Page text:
As the appropriation acts of 1874 and 1875 are alike on the point relating to the amount allowed for pay of employees, I have proceeded during the present fiscal year under the above instructions, and have already paid out to laborers from the fund appropriated for "Repair of Mills &c." the sum of $395.50, and shall need to use the larger portion of the appropriation in the same manner.
    I wish to know if you put the same construction upon the act of 1875 that your predecessor did upon that of 1874, and if you approve my action in thus employing laborers over and above the $9,600 appropriated in the act of 1875 for pay of employees.
Very respectfully
    Your obt. servt.
        L. S. Dyar
            U.S. Ind. Agt.
Hon. J. Q. Smith
    Comr. Ind. Affrs.
NARA Series M234 Letters Received by the Office of Indian Affairs 1824-81, Reel 622 Oregon Superintendency, 1875.



Department of the Interior
    Washington, March 3rd 1876.
Sir:
    In compliance with your recommendation you are hereby authorized to discontinue the Alsea Special Agency in Oregon and to remove the Indians belonging to said special agency to the Siletz Reservation in same state.
    This removal you will accomplish as soon as practicable, and you will instruct Mr. Geo. P. Litchfield, the special agent in charge at Alsea, to turn over the public property in his possession to the agent for the Indians of the Siletz Agency.
Very respectfully &c.
    Z. Chandler
        Secretary
The Commr.
    of Indian Affairs
NARA Series M234 Letters Received by the Office of Indian Affairs 1824-81, Reel 622 Oregon Superintendency, 1875.



United States Senate Chamber,
    Washington, Mch. 7, 1876.
Hon. J. Q. Smith
    Commissioner of Indian Affairs
Sir:
    Enclosed please find [a] very lengthy letter from H. W. Shipley, who has been engaged in building [a] mill at Siletz Agency, Benton County, Oregon. The letter is voluminous and will explain itself fully on the various topics upon which it treats. It contains a great deal of good sense and his idea of matters and things are in the main, in my judgment, right. Perhaps, as it contains some private matters, it is not exactly a proper letter to remain on file at the Department. Therefore I ask that it be returned to me with your answer in relation to the subject matter on which it treats--particularly the money matter. He ought to have his pay without any further delay. An early answer is desired.
Very respectfully
    John H. Mitchell
NARA Series M234 Letters Received by the Office of Indian Affairs 1824-81, Reel 622 Oregon Superintendency, 1875.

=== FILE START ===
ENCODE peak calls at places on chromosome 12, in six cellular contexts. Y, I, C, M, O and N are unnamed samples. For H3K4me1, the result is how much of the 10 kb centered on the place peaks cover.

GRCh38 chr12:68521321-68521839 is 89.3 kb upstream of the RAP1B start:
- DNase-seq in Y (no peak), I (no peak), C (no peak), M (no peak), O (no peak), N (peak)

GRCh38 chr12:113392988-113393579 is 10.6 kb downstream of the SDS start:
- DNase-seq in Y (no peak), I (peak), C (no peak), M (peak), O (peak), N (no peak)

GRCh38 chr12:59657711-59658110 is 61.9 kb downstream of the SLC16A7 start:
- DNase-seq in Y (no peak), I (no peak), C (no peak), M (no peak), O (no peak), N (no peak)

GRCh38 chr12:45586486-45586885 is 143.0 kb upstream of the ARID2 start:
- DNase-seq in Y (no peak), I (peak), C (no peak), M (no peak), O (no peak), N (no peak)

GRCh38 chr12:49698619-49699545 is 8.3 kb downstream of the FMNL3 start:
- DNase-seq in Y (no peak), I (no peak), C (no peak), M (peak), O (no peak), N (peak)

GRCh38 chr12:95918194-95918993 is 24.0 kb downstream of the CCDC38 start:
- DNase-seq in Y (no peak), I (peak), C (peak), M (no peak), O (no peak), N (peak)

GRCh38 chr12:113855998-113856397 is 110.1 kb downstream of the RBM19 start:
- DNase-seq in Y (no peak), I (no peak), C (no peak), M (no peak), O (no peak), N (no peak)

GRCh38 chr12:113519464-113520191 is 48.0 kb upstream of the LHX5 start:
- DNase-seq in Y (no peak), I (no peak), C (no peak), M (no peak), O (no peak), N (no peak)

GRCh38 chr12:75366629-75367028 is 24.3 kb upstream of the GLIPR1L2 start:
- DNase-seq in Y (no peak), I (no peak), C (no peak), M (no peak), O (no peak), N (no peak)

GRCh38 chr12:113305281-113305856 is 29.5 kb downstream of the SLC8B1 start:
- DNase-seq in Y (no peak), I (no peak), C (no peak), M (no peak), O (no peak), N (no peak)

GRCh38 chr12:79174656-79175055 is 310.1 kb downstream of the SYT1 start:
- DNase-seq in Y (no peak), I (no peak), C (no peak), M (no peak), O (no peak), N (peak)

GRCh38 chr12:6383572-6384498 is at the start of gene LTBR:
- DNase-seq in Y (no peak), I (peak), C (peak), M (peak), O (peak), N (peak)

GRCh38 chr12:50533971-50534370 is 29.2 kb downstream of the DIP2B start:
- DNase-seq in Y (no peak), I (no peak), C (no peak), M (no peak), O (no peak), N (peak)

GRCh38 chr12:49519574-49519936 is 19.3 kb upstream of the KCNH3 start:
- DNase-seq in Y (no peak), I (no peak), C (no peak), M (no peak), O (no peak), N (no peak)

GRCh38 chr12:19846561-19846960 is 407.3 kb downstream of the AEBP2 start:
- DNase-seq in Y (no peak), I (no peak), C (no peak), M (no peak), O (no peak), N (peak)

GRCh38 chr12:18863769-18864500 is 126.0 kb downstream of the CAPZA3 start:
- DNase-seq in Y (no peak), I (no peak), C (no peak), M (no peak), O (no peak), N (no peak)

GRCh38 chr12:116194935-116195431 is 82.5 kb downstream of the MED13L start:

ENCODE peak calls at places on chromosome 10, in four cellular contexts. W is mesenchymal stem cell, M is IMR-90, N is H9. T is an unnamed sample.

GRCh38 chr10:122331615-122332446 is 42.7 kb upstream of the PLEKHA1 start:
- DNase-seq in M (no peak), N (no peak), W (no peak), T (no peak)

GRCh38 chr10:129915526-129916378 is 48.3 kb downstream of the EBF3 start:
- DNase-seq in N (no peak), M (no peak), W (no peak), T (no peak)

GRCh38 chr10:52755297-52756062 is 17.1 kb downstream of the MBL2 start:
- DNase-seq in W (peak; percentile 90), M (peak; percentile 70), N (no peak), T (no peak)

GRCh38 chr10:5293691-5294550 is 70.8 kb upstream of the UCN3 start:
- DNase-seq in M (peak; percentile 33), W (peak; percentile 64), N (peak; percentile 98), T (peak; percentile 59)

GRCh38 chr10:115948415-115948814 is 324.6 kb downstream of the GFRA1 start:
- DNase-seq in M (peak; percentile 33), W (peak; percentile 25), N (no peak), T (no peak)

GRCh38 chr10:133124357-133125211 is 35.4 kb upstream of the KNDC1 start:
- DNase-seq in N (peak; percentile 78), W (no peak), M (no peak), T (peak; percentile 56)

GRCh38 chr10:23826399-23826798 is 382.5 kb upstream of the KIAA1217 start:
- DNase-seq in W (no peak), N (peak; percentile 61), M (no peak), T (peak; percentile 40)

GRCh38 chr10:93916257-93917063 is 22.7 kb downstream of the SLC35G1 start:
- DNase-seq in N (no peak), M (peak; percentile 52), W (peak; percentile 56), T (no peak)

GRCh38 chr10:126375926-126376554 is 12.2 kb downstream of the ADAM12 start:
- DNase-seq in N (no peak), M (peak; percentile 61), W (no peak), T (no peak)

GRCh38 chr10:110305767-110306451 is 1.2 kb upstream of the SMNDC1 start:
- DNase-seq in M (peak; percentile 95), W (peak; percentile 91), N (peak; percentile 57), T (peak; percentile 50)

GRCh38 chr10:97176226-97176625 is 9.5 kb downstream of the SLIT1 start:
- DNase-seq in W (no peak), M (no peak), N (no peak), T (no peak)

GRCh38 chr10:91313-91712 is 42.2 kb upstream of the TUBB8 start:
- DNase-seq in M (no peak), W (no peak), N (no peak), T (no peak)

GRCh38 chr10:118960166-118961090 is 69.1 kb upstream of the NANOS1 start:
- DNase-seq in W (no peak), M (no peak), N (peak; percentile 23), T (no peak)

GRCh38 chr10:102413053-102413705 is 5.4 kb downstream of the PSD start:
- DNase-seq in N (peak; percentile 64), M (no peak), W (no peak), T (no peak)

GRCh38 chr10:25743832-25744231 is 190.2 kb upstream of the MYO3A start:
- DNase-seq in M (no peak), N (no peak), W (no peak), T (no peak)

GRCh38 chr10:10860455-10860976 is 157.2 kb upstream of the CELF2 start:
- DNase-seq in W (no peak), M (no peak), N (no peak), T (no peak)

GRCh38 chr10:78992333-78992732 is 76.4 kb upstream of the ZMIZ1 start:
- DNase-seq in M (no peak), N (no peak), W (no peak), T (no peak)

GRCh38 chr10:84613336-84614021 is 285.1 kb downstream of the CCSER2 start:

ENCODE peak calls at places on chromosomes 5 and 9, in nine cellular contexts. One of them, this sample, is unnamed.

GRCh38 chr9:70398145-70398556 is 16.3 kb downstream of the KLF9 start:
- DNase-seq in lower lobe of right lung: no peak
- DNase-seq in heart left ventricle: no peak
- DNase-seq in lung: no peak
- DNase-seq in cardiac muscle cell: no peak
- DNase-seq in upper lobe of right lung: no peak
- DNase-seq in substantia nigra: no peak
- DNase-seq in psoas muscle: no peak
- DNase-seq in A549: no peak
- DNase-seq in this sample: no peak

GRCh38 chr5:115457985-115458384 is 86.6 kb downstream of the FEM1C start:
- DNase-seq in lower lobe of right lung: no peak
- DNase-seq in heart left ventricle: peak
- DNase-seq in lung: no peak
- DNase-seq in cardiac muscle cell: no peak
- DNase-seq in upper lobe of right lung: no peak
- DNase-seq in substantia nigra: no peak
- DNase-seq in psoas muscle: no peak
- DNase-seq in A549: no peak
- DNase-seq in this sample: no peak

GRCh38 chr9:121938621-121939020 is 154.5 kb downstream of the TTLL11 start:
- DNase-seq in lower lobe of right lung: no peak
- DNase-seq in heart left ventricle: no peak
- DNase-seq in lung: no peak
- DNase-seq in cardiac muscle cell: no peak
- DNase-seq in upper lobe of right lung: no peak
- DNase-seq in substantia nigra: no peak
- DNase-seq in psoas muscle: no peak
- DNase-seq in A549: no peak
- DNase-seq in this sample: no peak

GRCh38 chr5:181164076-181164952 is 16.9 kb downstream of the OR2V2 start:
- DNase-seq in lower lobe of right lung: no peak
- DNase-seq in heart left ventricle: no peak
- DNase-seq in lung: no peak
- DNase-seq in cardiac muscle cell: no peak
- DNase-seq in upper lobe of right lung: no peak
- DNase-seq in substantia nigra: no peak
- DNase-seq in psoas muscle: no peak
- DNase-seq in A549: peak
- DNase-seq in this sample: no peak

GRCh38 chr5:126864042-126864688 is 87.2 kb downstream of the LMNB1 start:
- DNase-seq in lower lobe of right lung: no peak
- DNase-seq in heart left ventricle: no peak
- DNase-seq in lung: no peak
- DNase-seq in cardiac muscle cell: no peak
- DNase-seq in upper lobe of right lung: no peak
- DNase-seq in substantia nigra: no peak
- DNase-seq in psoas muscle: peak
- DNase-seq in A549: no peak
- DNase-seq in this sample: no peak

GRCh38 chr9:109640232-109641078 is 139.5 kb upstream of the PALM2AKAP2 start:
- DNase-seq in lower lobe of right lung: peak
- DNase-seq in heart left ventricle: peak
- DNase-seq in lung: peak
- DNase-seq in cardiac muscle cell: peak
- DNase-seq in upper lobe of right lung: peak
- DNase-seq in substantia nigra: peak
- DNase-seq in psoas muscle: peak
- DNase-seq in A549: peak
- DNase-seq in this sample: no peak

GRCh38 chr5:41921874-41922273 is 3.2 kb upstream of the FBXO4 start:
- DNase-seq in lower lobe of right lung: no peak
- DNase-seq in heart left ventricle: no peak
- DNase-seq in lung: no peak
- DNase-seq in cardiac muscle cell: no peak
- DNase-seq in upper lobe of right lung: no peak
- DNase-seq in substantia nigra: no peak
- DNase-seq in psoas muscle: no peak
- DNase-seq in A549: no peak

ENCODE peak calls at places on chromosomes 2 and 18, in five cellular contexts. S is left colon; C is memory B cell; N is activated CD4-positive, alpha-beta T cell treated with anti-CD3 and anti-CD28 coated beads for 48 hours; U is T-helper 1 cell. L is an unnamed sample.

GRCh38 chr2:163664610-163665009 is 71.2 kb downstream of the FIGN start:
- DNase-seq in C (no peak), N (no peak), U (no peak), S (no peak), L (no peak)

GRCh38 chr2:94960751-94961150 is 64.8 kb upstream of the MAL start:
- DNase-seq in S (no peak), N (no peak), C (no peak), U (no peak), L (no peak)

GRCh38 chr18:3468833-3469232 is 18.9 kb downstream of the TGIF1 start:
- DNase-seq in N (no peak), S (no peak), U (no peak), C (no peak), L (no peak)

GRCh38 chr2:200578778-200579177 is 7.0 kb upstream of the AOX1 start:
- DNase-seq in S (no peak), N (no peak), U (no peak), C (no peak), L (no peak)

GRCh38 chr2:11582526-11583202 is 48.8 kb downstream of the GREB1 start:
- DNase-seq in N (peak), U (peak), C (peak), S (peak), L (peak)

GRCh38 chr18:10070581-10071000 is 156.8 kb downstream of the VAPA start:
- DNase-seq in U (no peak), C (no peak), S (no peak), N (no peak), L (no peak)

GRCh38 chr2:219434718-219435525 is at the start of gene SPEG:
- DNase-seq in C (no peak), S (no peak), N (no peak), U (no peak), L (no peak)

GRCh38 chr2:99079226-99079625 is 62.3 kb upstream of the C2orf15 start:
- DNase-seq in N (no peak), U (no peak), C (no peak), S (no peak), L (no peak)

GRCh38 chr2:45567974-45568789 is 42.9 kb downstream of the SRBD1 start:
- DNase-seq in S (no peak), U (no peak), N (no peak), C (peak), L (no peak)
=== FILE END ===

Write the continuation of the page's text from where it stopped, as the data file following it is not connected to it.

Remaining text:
Office of Catholic Commissioner
    for Indian Missions
        Washington, D.C., March 24, 1876.
Hon. J. Q. Smith
    Comr. of Indian Affairs
        Sir:
            In relation to the Nestucca Indians I would desire, in addition to the map I handed to you yesterday, to call your attention to the report of Agent Sinnott to be found on page 346, in the report of your bureau for the past year.
    In this report Agent Sinnott says:
    "On the 11th instant, at the request of Hon. Benjamin Simpson, special commissioner to arrange with the Nestucca Indians for their removal, I accompanied him to that country. After a council of three days, the Indians consented to remove to the mouth of Salmon River, now included in the Siletz Reservation. Leaving the details of the negotiations made with them to be reported by Commissioner Simpson, I will state, as relating to this agency, that the Indians first desired to come here, if not, and they located at Salmon River, they wanted the jurisdiction of this agency extended over them. Before their consent was obtained, they were promised that they could have the benefit of the schools of this agency; have the same privileges of the saw and grist mill as the Indians living here, and that efforts would be made to have that portion of country to be occupied by them attached to this agency. Their reasons are--
    "1st--Their location, at the mouth of Salmon River, is but six or eight hours' drive from here, over a good wagon road, when to reach the Siletz Agency they have ten miles to go to Siletz River, thence by canoe forty miles to the agency, a journey of two days.
    "2nd--They have, since the establishment of this agency, been accustomed here, are acquainted with the Indians, and have to come here to get their supplies and find a market for their products.
    "Under the circumstances their wishes are very reasonable, and as the promises have been made to them they should be complied with."
    I would respectfully submit that these promises to the Indians should be complied with, and the jurisdiction of the Grand Ronde Agency be extended over them, and would ask that early action be taken upon this matter.
I am, sir,
    Very respectfully
        Your obedient servant
             Charles Ewing
                Com'r.
NARA Series M234 Letters Received by the Office of Indian Affairs 1824-81, Reel 622 Oregon Superintendency, 1875.



Office Siletz Agency
    April 8, 1876.
Sir,
    I have the honor to acknowledge the receipt on yesterday of [a] letter from your office marked "G.W.A." and dated the 15th ultimo, in which I am ordered to reply at once in order that the Department may know that I fully understand the gravity of the situation and am applying the proper remedies.